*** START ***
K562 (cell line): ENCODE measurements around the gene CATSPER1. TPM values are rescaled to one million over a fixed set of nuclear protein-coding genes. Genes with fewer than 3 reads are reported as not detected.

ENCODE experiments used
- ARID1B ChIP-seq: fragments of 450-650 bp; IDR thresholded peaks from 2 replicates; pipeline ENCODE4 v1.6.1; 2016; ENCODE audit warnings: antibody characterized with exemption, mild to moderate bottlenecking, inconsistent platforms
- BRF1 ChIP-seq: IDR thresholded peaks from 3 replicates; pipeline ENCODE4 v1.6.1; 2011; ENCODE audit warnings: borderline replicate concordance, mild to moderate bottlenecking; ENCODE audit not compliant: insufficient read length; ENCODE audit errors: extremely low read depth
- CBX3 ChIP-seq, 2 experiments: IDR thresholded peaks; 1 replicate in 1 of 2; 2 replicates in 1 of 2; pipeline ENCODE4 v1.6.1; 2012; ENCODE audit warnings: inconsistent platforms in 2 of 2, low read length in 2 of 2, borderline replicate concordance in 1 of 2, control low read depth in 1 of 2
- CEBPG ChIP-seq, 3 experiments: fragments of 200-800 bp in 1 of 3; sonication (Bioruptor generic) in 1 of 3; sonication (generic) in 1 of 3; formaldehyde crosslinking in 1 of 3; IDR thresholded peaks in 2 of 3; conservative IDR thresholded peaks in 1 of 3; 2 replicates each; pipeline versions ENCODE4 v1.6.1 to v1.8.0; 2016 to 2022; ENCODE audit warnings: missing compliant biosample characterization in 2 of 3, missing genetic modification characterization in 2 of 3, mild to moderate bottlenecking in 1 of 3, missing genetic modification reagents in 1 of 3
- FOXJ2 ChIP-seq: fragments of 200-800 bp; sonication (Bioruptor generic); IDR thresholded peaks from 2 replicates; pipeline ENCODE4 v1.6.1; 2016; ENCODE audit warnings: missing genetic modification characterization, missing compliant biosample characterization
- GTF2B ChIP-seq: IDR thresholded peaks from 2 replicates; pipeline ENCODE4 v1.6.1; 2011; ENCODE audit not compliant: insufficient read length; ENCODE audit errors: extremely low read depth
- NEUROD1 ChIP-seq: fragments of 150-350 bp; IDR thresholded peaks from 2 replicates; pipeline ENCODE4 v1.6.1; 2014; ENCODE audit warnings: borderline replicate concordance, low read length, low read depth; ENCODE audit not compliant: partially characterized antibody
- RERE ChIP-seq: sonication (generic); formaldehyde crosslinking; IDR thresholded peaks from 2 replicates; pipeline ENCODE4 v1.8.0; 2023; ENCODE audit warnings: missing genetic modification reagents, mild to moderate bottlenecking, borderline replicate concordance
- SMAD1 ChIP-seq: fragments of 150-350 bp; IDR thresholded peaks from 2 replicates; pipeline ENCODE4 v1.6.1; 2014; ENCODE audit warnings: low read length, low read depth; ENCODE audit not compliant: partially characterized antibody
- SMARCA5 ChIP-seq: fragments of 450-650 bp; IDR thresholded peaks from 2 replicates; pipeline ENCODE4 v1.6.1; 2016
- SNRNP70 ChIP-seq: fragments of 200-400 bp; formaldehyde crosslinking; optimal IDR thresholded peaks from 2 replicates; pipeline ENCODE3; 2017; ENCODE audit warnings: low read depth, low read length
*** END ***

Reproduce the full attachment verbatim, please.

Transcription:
K562 (cell line): ENCODE measurements around the gene CATSPER1. TPM values are rescaled to one million over a fixed set of nuclear protein-coding genes. Genes with fewer than 3 reads are reported as not detected.

ENCODE experiments used
- ARID1B ChIP-seq: fragments of 450-650 bp; IDR thresholded peaks from 2 replicates; pipeline ENCODE4 v1.6.1; 2016; ENCODE audit warnings: antibody characterized with exemption, mild to moderate bottlenecking, inconsistent platforms
- BRF1 ChIP-seq: IDR thresholded peaks from 3 replicates; pipeline ENCODE4 v1.6.1; 2011; ENCODE audit warnings: borderline replicate concordance, mild to moderate bottlenecking; ENCODE audit not compliant: insufficient read length; ENCODE audit errors: extremely low read depth
- CBX3 ChIP-seq, 2 experiments: IDR thresholded peaks; 1 replicate in 1 of 2; 2 replicates in 1 of 2; pipeline ENCODE4 v1.6.1; 2012; ENCODE audit warnings: inconsistent platforms in 2 of 2, low read length in 2 of 2, borderline replicate concordance in 1 of 2, control low read depth in 1 of 2
- CEBPG ChIP-seq, 3 experiments: fragments of 200-800 bp in 1 of 3; sonication (Bioruptor generic) in 1 of 3; sonication (generic) in 1 of 3; formaldehyde crosslinking in 1 of 3; IDR thresholded peaks in 2 of 3; conservative IDR thresholded peaks in 1 of 3; 2 replicates each; pipeline versions ENCODE4 v1.6.1 to v1.8.0; 2016 to 2022; ENCODE audit warnings: missing compliant biosample characterization in 2 of 3, missing genetic modification characterization in 2 of 3, mild to moderate bottlenecking in 1 of 3, missing genetic modification reagents in 1 of 3
- FOXJ2 ChIP-seq: fragments of 200-800 bp; sonication (Bioruptor generic); IDR thresholded peaks from 2 replicates; pipeline ENCODE4 v1.6.1; 2016; ENCODE audit warnings: missing genetic modification characterization, missing compliant biosample characterization
- GTF2B ChIP-seq: IDR thresholded peaks from 2 replicates; pipeline ENCODE4 v1.6.1; 2011; ENCODE audit not compliant: insufficient read length; ENCODE audit errors: extremely low read depth
- NEUROD1 ChIP-seq: fragments of 150-350 bp; IDR thresholded peaks from 2 replicates; pipeline ENCODE4 v1.6.1; 2014; ENCODE audit warnings: borderline replicate concordance, low read length, low read depth; ENCODE audit not compliant: partially characterized antibody
- RERE ChIP-seq: sonication (generic); formaldehyde crosslinking; IDR thresholded peaks from 2 replicates; pipeline ENCODE4 v1.8.0; 2023; ENCODE audit warnings: missing genetic modification reagents, mild to moderate bottlenecking, borderline replicate concordance
- SMAD1 ChIP-seq: fragments of 150-350 bp; IDR thresholded peaks from 2 replicates; pipeline ENCODE4 v1.6.1; 2014; ENCODE audit warnings: low read length, low read depth; ENCODE audit not compliant: partially characterized antibody
- SMARCA5 ChIP-seq: fragments of 450-650 bp; IDR thresholded peaks from 2 replicates; pipeline ENCODE4 v1.6.1; 2016
- SNRNP70 ChIP-seq: fragments of 200-400 bp; formaldehyde crosslinking; optimal IDR thresholded peaks from 2 replicates; pipeline ENCODE3; 2017; ENCODE audit warnings: low read depth, low read length